International debuts provide a sense of excitement and pride but the sense of the occasion can sometimes make you extremely nervy or bring an adrenaline rush. Ten months ago, in January, Hardik Pandya achieved a dubious distinction on his debut in Adelaide against Australia. He bowled the most expensive first over by a debutant in T20Is. The over went on and on and on, it was an over longer than a Sunday afternoon visit to an elderly relative. Hardik is a confident boy but the nerves were floating and it was palpable. He started with three wides down the leg side to Steven Smith. He was also hit for a six and a four in that over which stretched to 11 balls with five wides. He ended up conceding 19. MS Dhoni took him off the attack straightaway. He registered figures of 3-0-37-2.
Fast forward to October, Hardik bowls one of the most impressive first overs one can witness from a debutant, against New Zealand in Dharamsala. And from then on, there was no looking back. This was a different Hardik that was on show.
On a pitch that always has something in it for the seamers, MS Dhoni decided to hand the new ball to Hardik to open the bowling. And the 22-year-old didn’t disappoint. He drew an outside edge off Martin Guptill off just the second ball but it flew wide of the slip cordon for a streaky four. The next ball is in the corridor of uncertainty which catches Guptill in two minds whether to drive or leave. He ends up swaying away too late and the bottom edge flies wide of the slips again for a four. The third one is even better, it comes in with an angle and leaves Guptill at the last moment. A peach and beaten. Three good deliveries had already built the pressure.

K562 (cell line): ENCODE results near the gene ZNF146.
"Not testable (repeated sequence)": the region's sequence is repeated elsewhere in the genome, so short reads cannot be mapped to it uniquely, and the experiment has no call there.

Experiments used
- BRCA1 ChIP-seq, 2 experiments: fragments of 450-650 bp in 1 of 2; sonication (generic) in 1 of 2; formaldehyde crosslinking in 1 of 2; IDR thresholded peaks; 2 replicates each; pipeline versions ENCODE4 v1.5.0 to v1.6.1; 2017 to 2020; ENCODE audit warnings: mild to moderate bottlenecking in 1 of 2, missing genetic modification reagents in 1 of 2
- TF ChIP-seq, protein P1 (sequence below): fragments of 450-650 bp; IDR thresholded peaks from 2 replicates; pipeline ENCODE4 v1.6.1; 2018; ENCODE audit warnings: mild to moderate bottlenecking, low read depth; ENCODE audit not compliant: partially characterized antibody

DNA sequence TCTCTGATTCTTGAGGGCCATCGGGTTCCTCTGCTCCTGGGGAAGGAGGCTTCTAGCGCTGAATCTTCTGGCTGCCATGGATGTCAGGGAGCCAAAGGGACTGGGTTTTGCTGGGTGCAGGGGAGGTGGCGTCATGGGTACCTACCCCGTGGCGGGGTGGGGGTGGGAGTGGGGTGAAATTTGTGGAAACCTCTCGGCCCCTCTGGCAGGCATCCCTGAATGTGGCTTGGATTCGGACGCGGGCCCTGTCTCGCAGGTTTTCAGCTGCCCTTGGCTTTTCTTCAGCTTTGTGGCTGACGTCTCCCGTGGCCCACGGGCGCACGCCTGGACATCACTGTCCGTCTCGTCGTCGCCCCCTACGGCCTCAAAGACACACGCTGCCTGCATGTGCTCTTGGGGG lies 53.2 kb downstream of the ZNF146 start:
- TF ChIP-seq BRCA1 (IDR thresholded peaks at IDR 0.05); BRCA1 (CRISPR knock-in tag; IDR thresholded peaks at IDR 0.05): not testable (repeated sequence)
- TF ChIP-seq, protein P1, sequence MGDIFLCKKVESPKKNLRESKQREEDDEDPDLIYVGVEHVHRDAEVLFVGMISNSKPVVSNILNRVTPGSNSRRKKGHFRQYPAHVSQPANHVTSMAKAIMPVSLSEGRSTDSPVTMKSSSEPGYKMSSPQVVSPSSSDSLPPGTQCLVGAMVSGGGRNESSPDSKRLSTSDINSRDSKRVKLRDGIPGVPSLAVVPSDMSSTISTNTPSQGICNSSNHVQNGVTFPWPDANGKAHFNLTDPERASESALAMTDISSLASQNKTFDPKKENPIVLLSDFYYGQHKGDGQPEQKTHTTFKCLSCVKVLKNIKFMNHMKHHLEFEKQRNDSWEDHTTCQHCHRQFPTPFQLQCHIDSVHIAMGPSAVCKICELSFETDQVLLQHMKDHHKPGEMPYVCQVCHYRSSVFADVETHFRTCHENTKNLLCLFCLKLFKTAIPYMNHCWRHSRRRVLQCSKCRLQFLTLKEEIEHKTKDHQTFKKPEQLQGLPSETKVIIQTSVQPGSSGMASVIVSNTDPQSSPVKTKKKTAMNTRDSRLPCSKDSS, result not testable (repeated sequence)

Hardik, however errs off the next ball and gets thumped through point for four. Dhoni responds by bringing in an extra slip. Hardik regains his composure and bowls one on length just outside off, it zips and jags away. Guptill looks to push but is done in by the pace and movement. He ends up edging it to the second slip. Hardik has his man. He wheels away in celebration of his maiden ODI wicket. The over sets the tone.
Hardik started off as a batsman who could bowl part-time leg spin in his early days. But after a point, he quit leg spin and started bowling fast in the nets. When the other sessions would get over he would hit the nets and try and bowl fast. However, the discovery of Hardik the bowler came back in 2013 via a club game. There was a green top prepared for a match in which his club was playing. The team didn’t have enough good pacers so the management decided to try with Hardik. What next? Hardik ended up scalping eight wickets.
“He was bowling so fast, that the slips and wicketkeeper had to be placed 30 yards behind the stumps,” Hardik’s elder brother Krunal Pandya told Firstpost last year.
This is when he caught the eye of then Baroda Ranji coach Sanath Kumar and the journey of Hardik the all-rounder began from then on.
Hardik had endured a tough time over the last few months. After a poor IPL, he was dropped for the Zimbabwe tour. His batting and bowling form had both suffered a dip. He was struggling to get his lengths right and was bowling too short. He had lost a bit of pace too which gave the batsmen enough time to pull. However, watching him bowl in Dharamsala felt like a different Hardik Pandya had turned up for the match. He was hitting the right lengths and bowling in the corridor of uncertainty – that along with a hint of swing and seam movement made it difficult for the Kiwis. He was getting the ball to zip off the surface at considerable pace right in the mid 140s.
“I was focusing to bowl a good quarter length which would be useful off the wicket because if we were going too full, it was not doing anything but it was doing something from the length. I wasn’t looking to bowl fast, just wanted to bowl with rhythm,” Hardik said in the presentation ceremony.